The bulk of the funding and the arms are ending up in the coffers of the Al Nusra that is in control of most of the diminishing territory the rebels continue to hold inside Syria. A recent article in the NYT noted that “fighting brigades led by extremists” are in charge in all of the rebel held territories. “Nowhere in rebel controlled Syria is there a secular fighting force to speak of,” the article concluded.  Though the Obama administration has belatedly labelled the Al Nusra as a “terrorist” group, it is looking the other way when funds and sophisticated weaponry are flowing into the coffers of the Al Qaeda affiliated group. There are reports that the US is preparing to dispatch anti-tank and surface to air missiles to the rebels. A Russian civilian aircraft was recently fired on while overflying Syria.


At the same time, the US is encouraging its ally, Israel, to use its military power against Syria, and to further assist the “takfiris,” who had fought against the Americans in Afghanistan and Iraq but are currently focusing their ire on the secular regime in Syria. It is part of the American game plan to accentuate the growing sectarian divide in the Muslim world, hoping in the process to retain its military stranglehold on the region. On the day President Obama made his accusations about Syria using chemical weapons, a bomb had exploded in central Damascus killing 14 civilians. In the same week, there was an attempt to assassinate the Syrian prime minister, as he was driving to his office. Among those killed in that attempt were innocent bystanders and security personnel.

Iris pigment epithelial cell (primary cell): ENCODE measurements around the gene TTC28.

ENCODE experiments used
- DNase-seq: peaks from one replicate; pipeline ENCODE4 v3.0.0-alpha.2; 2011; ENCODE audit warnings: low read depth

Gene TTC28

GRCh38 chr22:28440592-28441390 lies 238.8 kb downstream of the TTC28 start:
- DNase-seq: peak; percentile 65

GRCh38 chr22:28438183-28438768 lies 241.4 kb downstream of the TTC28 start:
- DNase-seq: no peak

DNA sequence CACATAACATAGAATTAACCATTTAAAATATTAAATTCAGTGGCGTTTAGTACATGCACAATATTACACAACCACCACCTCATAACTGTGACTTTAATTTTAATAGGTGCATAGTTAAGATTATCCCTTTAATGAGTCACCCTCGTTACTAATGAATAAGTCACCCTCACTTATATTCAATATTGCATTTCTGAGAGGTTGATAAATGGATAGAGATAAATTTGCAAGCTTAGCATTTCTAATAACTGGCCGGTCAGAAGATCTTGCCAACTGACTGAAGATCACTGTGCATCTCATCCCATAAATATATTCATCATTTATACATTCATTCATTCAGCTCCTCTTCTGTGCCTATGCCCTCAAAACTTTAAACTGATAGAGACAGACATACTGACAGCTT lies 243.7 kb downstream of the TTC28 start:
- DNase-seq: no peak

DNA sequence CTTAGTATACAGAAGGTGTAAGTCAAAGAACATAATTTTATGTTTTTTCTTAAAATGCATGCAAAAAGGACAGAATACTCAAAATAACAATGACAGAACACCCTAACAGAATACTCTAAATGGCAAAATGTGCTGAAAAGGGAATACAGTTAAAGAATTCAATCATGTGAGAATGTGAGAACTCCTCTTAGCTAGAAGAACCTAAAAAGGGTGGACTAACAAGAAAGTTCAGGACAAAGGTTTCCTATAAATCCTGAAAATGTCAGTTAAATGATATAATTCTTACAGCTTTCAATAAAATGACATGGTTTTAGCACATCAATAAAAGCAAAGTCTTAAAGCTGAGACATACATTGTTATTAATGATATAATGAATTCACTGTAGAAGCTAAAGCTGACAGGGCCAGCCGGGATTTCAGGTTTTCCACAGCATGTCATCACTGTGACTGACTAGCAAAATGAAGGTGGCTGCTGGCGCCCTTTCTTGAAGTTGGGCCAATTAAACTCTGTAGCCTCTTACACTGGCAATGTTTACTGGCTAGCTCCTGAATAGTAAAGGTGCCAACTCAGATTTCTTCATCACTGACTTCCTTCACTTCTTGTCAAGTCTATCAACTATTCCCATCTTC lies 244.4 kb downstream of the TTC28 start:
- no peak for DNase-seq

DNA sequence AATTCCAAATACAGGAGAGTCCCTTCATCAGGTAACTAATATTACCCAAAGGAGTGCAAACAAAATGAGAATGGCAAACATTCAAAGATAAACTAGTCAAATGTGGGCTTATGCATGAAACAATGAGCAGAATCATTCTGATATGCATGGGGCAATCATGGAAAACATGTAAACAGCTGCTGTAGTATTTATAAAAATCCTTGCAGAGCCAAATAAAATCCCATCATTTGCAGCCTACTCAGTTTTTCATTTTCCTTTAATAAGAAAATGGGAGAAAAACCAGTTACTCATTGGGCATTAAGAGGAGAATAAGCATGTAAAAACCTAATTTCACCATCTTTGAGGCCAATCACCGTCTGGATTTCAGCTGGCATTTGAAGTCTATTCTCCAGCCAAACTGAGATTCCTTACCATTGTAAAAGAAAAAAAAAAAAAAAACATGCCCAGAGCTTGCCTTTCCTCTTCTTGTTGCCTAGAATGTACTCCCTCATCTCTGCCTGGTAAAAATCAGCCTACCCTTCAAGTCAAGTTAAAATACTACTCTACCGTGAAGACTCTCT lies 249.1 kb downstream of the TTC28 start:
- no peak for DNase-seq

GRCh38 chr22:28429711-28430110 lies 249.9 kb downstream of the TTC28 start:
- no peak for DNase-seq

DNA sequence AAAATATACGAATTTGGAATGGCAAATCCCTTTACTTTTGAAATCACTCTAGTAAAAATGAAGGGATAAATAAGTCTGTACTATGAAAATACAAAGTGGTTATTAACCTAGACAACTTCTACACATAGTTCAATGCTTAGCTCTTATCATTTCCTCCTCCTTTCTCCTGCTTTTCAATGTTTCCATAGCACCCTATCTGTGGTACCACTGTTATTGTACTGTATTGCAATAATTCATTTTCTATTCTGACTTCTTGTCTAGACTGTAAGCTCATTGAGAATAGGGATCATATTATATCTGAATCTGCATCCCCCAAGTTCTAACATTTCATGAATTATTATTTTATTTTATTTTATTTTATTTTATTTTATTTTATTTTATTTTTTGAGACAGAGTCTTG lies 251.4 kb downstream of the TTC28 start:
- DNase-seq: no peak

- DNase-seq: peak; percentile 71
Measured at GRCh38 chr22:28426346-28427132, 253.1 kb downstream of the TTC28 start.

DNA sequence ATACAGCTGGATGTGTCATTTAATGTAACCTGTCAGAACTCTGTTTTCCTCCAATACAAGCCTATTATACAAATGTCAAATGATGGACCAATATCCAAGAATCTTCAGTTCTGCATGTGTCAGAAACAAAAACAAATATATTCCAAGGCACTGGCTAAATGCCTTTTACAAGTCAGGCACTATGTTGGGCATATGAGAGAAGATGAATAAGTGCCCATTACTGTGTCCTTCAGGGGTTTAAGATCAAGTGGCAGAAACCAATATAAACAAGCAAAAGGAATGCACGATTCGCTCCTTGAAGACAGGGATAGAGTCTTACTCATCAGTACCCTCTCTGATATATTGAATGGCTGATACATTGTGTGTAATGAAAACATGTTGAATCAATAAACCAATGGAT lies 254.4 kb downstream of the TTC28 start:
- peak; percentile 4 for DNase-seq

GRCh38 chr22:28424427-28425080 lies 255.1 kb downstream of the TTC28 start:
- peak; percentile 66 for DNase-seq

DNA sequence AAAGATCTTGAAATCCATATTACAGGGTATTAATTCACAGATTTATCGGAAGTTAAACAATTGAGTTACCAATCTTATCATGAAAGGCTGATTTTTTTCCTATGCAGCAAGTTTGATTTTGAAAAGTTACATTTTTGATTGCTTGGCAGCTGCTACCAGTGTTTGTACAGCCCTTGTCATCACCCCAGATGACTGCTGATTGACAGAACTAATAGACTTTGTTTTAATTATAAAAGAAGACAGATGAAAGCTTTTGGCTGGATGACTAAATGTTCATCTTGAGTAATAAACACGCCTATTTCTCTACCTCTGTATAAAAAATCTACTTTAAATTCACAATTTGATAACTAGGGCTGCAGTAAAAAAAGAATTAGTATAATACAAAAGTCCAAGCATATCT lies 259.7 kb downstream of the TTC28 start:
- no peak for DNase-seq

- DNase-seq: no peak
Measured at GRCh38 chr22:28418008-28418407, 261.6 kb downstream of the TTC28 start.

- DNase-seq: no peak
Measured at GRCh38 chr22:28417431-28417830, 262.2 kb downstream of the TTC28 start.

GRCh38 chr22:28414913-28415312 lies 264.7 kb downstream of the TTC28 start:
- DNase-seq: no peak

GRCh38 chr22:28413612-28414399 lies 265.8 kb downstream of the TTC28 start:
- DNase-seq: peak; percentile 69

But the Syrian government remains defiant and as even the American media has reported, it still has the support of the majority. The people, especially in Damascus and Aleppo, are fed up by unremitting cycle of suicide bombings and targeting of civilian areas by the rebels. The Hezbollah leader, Sheikh Hassan Nasrallah, in an important speech in late April warned the West against overplaying its hand. He said that the West should realise that Syria continues to have friends in the region. “Syria has real friends in the region and in the world who will not allow Syria to fall into the hands of America, Israel and the takfiris. What would you imagine would happen in the future if things deteriorate in a way that requires the intervention of the forces of resistance in this battle?” said Nasrallah. Russia and China are continuing with their strong diplomatic support to Syria. The Indian president sent a warmly worded congratulatory letter to his Syrian counterpart on the anniversary of Syrian independence on April 17 this year.